How a bored day at work led to a road trip to Aurangabad

Tripoto

March in India generally gets pretty hot. Combine that with the humid climate in Mumbai and what you’ve got a hot box. It was one such day in March wherein I had an unusually light workload. I was bored out of my mind wherein I was surfing, reading articles, when I came across a list of UN World Heritage Sites in India. Living in Mumbai, I often see the Chhatrapati Shivaji Terminus, a historic railway station in Mumbai and a UN World Heritage site in its regal splendour. Perusing the list, the famous caves of Ajanta and Ellora jumped out of the page at me. I immediately looked at the calendar. A long weekend. If I could add just another, it could turn out to be a proper trip. A plan was forming in my mind.

I set about reading the details of what could be done. Aurangabad is some 300-350 kilometers from Mumbai, a meagre 6 hour drive. A 4 day trip would more than encompass what we needed to see. And when you have two UN World Heritage Sites in such close proximity to each other, it makes the trip even more worthwhile.

Now about the company. Surprisingly, all 3 people I asked, agreed. Mind you, a Goa road trip has been on the anvil (for the whole of India, really) since Dil Chahta Hai released, although it has never fructified. Maybe, it's with Goa plans. Somehow, they were as bored as I was and itching to get out of town.

“We were about to ask you”, they said. To go to Lonavala, I added mentally, aghast.

We discussed about it and plans were done. Just like that. So, it was going to be the 4 of us, on a 4 day trip in a small hatchback. We decided not to plan a strict schedule and just travel by the seat of our pants.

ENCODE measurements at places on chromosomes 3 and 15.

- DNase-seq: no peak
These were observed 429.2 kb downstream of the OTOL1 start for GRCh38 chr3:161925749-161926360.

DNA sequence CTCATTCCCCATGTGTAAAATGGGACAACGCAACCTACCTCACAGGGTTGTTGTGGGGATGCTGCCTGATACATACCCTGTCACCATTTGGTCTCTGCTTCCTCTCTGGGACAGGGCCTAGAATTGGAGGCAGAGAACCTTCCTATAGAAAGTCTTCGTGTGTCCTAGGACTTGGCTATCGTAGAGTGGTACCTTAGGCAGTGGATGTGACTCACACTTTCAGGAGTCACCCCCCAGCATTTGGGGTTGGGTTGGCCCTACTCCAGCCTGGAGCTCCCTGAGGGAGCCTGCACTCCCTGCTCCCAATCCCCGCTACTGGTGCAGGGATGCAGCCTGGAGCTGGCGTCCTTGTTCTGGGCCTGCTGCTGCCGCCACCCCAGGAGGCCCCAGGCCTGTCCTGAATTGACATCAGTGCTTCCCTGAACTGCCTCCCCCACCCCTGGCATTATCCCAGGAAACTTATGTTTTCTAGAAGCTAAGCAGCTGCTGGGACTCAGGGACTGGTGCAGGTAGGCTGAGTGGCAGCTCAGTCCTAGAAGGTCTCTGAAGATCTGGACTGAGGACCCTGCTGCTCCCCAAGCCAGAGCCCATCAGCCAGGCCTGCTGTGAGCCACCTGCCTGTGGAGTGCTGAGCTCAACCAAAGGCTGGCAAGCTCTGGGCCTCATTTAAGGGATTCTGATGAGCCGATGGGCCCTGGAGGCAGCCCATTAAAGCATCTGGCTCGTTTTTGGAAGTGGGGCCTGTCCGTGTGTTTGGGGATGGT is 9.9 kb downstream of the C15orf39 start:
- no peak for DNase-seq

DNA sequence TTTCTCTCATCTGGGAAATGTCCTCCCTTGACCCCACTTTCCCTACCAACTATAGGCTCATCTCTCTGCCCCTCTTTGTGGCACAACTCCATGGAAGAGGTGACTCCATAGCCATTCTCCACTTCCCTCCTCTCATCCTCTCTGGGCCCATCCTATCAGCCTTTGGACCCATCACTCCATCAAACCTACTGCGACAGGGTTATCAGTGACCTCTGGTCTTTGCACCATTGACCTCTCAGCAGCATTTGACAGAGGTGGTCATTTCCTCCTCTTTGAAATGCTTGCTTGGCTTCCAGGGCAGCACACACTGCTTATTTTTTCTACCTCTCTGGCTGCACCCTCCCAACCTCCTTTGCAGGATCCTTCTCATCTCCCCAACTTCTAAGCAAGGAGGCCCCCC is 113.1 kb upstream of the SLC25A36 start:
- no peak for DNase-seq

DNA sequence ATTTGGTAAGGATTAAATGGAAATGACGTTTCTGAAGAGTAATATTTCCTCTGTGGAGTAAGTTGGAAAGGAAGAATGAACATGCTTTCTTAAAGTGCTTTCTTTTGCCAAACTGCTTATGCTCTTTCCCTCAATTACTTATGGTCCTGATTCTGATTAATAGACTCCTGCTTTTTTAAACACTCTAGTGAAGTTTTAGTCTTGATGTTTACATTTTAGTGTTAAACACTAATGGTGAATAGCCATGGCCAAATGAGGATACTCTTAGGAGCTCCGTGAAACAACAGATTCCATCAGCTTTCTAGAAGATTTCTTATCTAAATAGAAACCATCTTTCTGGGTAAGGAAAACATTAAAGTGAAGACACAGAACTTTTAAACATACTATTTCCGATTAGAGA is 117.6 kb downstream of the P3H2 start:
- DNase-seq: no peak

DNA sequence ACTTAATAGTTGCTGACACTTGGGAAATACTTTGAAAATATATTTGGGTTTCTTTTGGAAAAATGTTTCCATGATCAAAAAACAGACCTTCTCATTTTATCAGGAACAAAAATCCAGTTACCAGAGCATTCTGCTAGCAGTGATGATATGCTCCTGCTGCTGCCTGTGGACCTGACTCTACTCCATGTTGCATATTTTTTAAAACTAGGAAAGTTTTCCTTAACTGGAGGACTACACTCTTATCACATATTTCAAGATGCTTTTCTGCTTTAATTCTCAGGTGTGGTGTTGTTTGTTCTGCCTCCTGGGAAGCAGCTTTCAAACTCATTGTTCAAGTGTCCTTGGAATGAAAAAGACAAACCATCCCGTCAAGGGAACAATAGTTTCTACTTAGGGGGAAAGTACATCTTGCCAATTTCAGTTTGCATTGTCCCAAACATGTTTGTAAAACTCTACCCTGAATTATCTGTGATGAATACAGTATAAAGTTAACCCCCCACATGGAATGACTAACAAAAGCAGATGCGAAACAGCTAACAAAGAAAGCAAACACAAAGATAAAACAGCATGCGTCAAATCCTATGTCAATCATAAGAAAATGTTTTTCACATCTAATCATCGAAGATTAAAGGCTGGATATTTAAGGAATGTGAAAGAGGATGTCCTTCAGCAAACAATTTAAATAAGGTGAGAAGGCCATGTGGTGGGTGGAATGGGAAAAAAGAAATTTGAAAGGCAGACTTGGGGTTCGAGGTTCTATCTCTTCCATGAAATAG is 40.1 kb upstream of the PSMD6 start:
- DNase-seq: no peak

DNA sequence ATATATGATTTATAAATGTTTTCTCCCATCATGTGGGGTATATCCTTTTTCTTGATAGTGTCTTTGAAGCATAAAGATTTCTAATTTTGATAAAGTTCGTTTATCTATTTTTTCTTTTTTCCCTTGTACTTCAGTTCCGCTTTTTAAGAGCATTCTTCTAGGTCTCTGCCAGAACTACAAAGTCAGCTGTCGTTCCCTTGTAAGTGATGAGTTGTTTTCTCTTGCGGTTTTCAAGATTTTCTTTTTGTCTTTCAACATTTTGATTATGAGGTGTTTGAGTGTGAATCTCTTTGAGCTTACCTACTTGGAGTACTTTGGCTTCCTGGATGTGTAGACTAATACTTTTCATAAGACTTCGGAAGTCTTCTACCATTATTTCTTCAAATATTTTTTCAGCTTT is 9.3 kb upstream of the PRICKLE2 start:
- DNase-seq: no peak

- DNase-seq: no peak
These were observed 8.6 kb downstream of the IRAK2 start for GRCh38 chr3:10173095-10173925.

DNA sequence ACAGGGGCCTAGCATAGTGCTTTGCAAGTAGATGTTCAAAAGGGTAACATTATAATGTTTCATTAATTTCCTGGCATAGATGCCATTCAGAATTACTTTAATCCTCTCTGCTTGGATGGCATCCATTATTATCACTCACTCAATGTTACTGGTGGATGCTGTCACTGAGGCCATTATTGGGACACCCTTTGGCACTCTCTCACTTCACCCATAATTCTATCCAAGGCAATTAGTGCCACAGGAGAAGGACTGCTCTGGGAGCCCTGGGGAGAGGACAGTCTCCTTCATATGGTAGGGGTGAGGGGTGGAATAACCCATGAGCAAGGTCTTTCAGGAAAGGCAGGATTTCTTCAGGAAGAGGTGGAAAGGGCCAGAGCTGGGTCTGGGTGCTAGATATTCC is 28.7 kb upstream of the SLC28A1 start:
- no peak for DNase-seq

Day 1 (Friday): It was an early (about 6 a.m) morning that we set out coursing a path towards Nashik via Thane. The climate was quite pleasant as we started but it got progressively hotter as the day went on. About a hundred odd kilometres, near Igatpuri, we had hot kande pohe and chai for breakfast.

A few kilometres later, we took a right at Ghoti (as directed by Google Maps). The roads were empty but the condition of the roads was terrible. We just wobbled around in the car for the next 80 kilometres or so. The roads improved considerably after Vaijapur and we arrived in Aurangabad by 1:30 p.m. We checked into our hotel by 3 and decided to rest for the day.

Ajanta and Ellora, although spoken off in the same breath, are actually different cave systems, quite distant from each other. Although people plan both of them in the same day, we decided to spread it across two days.

Day 2 (Saturday): We travelled to the Ellora caves the following day. It is some 30 kilometres from Aurangabad city and takes under an hour to traverse. Ellora is one of the largest monastery cave systems hand cut from rocks. It has major influences from Buddhist and Jain religions that is seen from the sculptures and murals. Ajanta, however, has a greater and more diverse collection of murals than Ellora does.

Day 1

It's Brobdingnagian in scale. One has to see it to believe it.